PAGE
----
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Gabriele Saleh, a research fellow at MIPT, and Prof. Artem Oganov, a Laboratory Supervisor at MIPT and Professor at the Skolkovo Institute of Science and Technology (Skoltech), have discovered what causes the stability of various compounds that are not commonly found in ‘textbook’ chemistry.
Phystech scientists together with their colleagues from St. Petersburg and Israel have analyzed more than 500 previously published scientific articles and proposed their own approach to the choice of methods used for the treatment of one of the most common cancers. Details are published in the review of the International Journal of Cancer.
A group of neurobiologists from Russia and the USA, including Dmitry Smagin, Tatyana Michurina, and Grigori Enikolopov from MIPT, have proven experimentally that aggression has an influence on the production of new nerve cells in the brain. The scientists conducted a series of experiments on male mice and published their findings in the journal Frontiers in Neuroscience.
Researchers from the General Physics Institute of the Russian Academy of Sciences (GPI RAS) and MIPT have developed a new biosensor test system based on magnetic nanoparticles. It is designed to provide highly accurate measurements of the concentration of protein molecules (e.g. markers, which indicate the onset or development of a disease) in various samples, including opaque solutions or strongly coloured liquids.
A team of scientists from Germany, USA, and Russia, including Dr. Mark Borodovsky, a Chair of the Department of Bioinformatics at MIPT, have proposed an algorithm to automate the process of searching for genes, making it more efficient. The new development combines the advantages of the most advanced tools for working with genomic data. The new method will enable scientists to analyse DNA sequences faster and more accurately and identify the full set of genes in a genome.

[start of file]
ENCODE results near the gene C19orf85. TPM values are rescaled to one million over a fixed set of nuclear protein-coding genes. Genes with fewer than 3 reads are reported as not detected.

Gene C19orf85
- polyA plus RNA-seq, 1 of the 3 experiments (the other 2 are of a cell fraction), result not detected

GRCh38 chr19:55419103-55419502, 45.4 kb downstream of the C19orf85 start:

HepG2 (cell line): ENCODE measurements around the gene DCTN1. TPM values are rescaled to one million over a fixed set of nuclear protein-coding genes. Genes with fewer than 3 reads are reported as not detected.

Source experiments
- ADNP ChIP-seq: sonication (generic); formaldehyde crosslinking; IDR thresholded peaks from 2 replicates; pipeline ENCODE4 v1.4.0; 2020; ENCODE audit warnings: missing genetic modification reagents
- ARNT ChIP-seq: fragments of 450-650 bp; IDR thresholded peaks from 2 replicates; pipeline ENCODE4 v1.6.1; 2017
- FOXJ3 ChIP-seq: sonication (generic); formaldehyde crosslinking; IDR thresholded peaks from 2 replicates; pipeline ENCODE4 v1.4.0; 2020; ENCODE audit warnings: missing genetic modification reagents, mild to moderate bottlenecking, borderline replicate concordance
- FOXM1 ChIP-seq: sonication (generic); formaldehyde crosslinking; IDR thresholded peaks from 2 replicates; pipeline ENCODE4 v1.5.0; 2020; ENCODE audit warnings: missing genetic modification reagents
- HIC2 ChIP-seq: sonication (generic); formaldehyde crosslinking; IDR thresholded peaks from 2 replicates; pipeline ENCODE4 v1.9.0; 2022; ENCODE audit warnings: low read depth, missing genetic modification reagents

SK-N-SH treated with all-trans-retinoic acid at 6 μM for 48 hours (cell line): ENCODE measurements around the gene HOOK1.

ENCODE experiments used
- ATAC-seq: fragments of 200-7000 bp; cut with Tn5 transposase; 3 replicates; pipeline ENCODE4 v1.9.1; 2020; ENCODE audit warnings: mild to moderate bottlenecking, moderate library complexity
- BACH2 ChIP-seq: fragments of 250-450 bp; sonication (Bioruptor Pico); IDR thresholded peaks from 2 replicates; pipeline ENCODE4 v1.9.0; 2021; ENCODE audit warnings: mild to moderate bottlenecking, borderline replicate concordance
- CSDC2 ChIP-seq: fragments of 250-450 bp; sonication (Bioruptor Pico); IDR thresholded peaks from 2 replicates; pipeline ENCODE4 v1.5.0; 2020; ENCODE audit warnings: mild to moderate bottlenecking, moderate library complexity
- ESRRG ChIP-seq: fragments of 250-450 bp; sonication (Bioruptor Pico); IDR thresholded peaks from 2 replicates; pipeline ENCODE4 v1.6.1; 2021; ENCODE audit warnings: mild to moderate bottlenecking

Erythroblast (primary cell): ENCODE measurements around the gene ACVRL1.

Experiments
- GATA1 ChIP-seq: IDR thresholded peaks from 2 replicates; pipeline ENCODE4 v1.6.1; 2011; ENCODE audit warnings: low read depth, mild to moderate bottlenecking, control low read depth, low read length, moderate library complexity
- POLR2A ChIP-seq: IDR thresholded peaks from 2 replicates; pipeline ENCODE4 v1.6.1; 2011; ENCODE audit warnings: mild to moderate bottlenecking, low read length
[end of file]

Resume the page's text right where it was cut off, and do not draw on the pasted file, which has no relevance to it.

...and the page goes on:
An international group of scientists from Russia, France, and Germany have developed ion-exchange synthetic membranes based on amphiphilic compounds that are able to convert the energy of chemical reactions into electrical current. The new development described in the journal Physical Chemistry, Chemical Physics could potentially be used in fuel cells, and in separation and purification processes. The study was conducted by MIPT’s Laboratory of Functional Organic and Hybrid Materials, which was opened in 2014.
Researchers and postgraduate students from the MIPT Physics and Chemistry of Nanostructures Section recently published results from their studies on the adsorption of hydrogen by graphene nanoribbons. This process is believed to be the foundation of future quantum dot synthesis and the production of graphene-based transistors, a long-awaited breakthrough in nanoelectronics.